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The appointment with Doc Wilson went as expected; after a thorough examination, he put down his stethoscope and spoke the words she was both longing and dreading to hear.
“Mrs. Cunningham, you are ready to mosey on out of here. Looks like you’ve done everything you were supposed to and have healed well. I can’t justify to your insurance company that you need to be here any longer. There will be some final tests and check out procedures tomorrow, and then we’re cutting you loose!”
The concern on Addie’s face caused him to pause. “Most patients sigh with relief when I give them that news. I’m not sensing that reaction here.” He picked up her chart and reviewed his notes. ”Is it because you haven’t made arrangements other than to go back to your daughter?”
Eyes brimmed with tears, Addie nodded. “I’ve been unable to reach my sister; she’s on the other side of the country, vacationing.”
“And you haven’t any other option?” Doc Wilson asked, kindly.
“Well, one of the other patients here has invited me to share a house,” she responded.
“That could be a good thing; if you have both been here for rehab, then you should be good for each other. You probably have similar dietary and exercise instructions. Who’s the patient?”
“Well, now, that’s interesting,” said the doctor. Addie thought she saw a bit of a twinkle in his eyes as he added, “And are you going to take him up on the offer?”
“I don’t know. It’s totally out of my comfort zone—not anything I would even have considered in the past. It’s certainly not proper!”
“But you’re considering it now?”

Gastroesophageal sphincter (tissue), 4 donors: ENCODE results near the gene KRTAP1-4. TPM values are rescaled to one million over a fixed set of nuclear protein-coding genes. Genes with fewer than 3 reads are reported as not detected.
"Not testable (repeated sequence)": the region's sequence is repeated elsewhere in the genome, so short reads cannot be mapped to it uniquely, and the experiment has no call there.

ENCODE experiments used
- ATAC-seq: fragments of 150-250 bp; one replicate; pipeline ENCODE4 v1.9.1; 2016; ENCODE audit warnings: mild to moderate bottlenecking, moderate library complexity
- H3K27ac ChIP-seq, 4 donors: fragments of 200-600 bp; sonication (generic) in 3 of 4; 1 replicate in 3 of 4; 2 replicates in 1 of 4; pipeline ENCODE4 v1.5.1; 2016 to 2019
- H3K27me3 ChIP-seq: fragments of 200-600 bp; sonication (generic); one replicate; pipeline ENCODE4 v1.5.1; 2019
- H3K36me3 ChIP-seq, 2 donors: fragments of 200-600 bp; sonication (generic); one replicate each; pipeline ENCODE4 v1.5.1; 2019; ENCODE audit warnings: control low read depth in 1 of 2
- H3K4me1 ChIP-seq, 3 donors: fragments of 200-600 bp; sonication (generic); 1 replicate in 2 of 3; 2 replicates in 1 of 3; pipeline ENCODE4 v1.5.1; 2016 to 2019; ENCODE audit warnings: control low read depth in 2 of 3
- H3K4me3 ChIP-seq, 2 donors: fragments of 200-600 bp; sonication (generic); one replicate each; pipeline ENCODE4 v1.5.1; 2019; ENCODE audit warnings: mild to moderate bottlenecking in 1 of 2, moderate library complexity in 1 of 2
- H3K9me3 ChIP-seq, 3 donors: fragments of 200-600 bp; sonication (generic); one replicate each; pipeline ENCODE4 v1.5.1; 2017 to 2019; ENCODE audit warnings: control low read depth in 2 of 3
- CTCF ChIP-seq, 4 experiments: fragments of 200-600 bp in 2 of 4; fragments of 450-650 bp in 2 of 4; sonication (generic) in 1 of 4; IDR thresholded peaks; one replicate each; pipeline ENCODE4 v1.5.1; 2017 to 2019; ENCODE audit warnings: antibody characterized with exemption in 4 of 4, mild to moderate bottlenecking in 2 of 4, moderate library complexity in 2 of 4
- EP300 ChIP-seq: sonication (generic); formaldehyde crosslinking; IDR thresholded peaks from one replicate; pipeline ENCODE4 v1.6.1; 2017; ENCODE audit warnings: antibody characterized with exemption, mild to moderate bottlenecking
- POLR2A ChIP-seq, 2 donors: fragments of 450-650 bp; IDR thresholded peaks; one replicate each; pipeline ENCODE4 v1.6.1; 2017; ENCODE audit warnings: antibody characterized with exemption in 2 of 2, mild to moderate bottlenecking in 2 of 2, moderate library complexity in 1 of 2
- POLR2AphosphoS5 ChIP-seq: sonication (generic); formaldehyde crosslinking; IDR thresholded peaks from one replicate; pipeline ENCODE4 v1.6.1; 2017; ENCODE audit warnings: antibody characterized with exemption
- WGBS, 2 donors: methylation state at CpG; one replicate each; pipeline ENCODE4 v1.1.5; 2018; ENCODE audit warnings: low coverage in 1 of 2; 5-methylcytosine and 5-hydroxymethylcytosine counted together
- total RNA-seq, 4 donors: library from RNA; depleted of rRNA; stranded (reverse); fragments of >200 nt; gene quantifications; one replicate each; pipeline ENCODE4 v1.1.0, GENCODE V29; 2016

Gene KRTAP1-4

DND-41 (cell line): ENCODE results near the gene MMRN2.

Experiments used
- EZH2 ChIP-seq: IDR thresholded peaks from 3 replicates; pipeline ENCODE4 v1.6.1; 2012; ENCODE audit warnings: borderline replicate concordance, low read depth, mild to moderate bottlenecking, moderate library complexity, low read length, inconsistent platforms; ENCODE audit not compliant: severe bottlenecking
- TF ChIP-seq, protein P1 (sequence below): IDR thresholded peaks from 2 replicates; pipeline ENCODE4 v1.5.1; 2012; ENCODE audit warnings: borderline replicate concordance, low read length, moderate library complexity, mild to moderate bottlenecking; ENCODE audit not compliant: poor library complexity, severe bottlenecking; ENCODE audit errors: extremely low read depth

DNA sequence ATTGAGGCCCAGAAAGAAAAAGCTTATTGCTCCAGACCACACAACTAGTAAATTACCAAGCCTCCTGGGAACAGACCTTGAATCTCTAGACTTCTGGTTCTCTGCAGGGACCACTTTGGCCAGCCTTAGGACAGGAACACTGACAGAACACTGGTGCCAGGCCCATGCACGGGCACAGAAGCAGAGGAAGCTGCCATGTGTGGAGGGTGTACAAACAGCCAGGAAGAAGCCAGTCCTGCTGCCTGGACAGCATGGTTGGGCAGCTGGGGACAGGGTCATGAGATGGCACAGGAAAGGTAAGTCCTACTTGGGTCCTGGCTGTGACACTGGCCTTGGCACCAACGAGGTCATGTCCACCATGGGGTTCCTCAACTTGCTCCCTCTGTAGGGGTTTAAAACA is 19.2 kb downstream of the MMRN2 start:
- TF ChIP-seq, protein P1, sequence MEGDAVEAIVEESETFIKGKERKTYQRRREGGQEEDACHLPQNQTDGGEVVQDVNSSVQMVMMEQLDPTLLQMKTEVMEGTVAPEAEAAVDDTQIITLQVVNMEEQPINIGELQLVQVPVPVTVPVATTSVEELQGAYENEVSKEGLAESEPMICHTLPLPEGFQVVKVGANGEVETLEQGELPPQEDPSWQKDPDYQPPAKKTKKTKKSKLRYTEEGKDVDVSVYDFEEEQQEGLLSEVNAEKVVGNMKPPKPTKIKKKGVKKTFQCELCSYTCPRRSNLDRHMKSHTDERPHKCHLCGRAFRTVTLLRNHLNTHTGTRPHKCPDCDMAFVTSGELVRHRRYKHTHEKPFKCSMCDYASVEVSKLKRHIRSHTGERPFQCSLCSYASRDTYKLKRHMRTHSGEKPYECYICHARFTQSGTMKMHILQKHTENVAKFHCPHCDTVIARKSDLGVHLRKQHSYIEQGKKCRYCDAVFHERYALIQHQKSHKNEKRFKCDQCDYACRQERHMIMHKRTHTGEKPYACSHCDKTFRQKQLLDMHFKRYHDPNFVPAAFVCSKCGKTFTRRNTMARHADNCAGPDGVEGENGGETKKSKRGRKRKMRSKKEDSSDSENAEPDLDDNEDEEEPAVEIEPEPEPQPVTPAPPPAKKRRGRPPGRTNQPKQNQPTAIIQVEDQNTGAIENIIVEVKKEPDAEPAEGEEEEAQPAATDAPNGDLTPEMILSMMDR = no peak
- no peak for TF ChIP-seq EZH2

“Would it be a terrible thing for me to do?”
Doctor Wilson smiled and looked at Adelaide thoughtfully.
“You’re an adult, and I think you should do what you feel like doing. You could do a lot worse than share a house with another recovering heart patient; like I said, you might be good for each other. It’s easier to maintain a healthy diet and exercise when you’re not alone.”
After Doc Wilson left, Addie decided to call her daughter. They hadn’t spoken since the day Felicia dropped off the bag with her personal items and the nurse had ordered her to leave. The front desk at the hospital had told her that Felicia had called a couple of times, but the doctor had left word that her calls were not to be put through. Addie had called when she was transferred to the rehab facility, but Felicia hadn’t been at home, so she had left a message informing Felicia of the transfer. Now she dialed her home number again.
“Felicia, this is your mother. I just wanted you to know that I’m being discharged from Langdon Rehabilitation tomorrow.”
“Oh, great. I suppose, that means I have to come by and pick you up, and Betsy and I will have to go back to sharing a bed. Damn! I was just getting used to getting a decent night’s sleep! And I guess it’s back to dark bread on no Cheetos! I won’t be able to pick you up until after my soaps, but I’ll be there at 4:00. Be ready, will you? I want to be back in time for Dr. Phil.” And with that, Felicia hung up.
Addie sat there listening to the dial tone for a few minutes before placing the phone handset back in its cradle.
Sleep was a long time coming that night. Adelaide had so much to think about. Should she accept Michael’s invitation? What would her sister say? What would Felicia say? Thoughts of Doc Wilson’s recommendation that she find an alternative living situation for a while, where she could be stress free were on her mind, along with Michael's unconventional invitation.
It felt like she’d just closed her eyes when she awoke to the sound of a knock at her door. A glance at the clock on her nightstand told her it was 8:00 a.m.
(to be continued..)
(to be continued..)